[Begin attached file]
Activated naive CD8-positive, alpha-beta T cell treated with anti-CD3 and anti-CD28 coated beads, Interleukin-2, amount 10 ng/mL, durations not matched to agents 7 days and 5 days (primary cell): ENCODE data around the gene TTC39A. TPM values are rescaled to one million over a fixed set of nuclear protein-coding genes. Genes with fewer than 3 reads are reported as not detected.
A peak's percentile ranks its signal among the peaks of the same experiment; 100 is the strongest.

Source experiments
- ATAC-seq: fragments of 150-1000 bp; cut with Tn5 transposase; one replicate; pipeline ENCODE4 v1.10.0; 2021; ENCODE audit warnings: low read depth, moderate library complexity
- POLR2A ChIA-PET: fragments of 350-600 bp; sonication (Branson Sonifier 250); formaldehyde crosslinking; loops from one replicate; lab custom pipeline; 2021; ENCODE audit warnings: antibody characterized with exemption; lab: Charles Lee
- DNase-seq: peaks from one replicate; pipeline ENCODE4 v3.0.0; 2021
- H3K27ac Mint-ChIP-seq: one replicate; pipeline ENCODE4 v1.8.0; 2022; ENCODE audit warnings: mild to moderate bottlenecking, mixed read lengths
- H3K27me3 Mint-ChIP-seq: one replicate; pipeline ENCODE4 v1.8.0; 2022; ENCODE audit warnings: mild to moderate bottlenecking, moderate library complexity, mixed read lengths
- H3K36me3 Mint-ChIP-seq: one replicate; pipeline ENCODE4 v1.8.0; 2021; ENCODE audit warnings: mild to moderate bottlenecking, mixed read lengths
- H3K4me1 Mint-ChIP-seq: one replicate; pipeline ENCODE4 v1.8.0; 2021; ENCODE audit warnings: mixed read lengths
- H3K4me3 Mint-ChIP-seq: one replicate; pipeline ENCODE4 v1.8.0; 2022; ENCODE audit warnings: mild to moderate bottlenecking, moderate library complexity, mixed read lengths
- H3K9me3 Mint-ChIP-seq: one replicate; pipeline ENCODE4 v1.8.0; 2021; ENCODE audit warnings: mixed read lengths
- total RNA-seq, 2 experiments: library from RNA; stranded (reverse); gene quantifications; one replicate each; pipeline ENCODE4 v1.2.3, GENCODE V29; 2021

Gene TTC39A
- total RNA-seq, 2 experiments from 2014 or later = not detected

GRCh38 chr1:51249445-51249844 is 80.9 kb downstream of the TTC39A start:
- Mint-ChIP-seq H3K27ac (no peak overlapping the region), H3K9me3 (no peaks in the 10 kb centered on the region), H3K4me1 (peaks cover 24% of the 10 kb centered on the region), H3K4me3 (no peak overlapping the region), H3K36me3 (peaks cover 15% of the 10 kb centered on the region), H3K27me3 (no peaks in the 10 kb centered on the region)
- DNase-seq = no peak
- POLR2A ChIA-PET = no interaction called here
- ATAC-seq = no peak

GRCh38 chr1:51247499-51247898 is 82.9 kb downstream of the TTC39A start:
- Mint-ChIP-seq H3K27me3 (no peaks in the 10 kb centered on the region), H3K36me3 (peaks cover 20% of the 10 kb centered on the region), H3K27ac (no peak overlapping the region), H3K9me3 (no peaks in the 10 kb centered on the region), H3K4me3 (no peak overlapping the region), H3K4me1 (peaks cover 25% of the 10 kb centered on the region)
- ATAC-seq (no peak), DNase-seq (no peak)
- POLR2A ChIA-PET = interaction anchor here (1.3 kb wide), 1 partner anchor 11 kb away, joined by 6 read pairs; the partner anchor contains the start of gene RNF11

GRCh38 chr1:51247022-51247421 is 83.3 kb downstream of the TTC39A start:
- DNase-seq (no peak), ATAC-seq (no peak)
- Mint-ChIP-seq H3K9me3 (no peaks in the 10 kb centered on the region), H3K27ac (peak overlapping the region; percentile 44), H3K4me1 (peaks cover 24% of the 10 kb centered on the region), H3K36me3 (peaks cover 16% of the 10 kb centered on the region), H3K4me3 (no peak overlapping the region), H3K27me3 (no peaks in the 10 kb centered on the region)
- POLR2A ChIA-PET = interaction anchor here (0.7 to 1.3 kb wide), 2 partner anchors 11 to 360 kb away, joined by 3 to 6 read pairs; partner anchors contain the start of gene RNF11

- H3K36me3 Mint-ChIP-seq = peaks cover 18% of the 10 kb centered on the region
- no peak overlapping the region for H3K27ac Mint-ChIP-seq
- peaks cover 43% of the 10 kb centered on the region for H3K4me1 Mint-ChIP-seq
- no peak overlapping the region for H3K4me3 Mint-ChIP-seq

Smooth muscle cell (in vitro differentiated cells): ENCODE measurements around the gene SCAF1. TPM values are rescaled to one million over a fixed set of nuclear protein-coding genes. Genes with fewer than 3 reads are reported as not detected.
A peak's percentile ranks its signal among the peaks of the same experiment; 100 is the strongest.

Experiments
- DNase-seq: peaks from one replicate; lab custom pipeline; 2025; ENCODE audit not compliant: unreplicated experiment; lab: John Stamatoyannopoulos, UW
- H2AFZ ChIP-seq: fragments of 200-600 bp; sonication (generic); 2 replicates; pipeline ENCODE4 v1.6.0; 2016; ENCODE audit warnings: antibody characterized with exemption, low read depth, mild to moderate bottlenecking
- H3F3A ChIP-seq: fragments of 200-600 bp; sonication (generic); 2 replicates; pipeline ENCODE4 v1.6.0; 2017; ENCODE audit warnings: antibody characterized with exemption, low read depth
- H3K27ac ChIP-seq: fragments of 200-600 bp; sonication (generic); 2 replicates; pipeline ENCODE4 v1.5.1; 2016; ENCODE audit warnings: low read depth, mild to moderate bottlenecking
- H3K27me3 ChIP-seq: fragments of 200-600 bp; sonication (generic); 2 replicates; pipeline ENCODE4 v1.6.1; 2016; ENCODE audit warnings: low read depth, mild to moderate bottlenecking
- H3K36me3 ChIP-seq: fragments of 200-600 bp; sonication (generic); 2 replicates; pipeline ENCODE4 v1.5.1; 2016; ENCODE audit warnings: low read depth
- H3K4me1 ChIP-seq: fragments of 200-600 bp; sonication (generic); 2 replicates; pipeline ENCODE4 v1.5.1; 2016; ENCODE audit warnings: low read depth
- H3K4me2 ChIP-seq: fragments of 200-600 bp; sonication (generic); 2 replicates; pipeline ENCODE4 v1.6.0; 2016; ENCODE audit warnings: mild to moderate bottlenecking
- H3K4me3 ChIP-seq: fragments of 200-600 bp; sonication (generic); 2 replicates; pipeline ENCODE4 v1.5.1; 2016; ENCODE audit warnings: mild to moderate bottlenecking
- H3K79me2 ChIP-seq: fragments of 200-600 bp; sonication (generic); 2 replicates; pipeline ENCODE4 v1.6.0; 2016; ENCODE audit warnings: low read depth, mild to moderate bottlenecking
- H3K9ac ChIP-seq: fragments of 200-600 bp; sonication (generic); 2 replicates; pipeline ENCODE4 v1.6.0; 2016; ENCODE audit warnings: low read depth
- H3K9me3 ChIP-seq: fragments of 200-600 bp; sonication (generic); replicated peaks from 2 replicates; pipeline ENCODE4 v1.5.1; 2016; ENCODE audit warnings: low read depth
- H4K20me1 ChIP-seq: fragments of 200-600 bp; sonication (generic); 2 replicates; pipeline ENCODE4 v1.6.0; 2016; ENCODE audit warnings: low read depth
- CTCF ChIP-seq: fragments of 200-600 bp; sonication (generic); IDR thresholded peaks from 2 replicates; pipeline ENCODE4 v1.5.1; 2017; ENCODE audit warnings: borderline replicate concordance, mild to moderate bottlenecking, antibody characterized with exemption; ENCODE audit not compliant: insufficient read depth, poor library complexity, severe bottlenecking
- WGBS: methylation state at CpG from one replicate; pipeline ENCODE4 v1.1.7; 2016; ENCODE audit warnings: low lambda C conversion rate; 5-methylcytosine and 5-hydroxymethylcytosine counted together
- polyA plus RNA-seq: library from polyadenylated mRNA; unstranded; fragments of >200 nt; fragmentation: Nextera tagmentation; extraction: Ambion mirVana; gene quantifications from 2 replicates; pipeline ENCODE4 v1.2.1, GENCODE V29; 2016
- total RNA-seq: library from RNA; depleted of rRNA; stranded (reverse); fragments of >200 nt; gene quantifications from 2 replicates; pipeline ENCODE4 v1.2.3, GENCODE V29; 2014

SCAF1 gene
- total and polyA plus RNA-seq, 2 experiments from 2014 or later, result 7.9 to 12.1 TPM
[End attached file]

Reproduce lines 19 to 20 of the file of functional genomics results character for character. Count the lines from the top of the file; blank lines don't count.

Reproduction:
- POLR2A ChIA-PET = no interaction called here
- ATAC-seq = no peak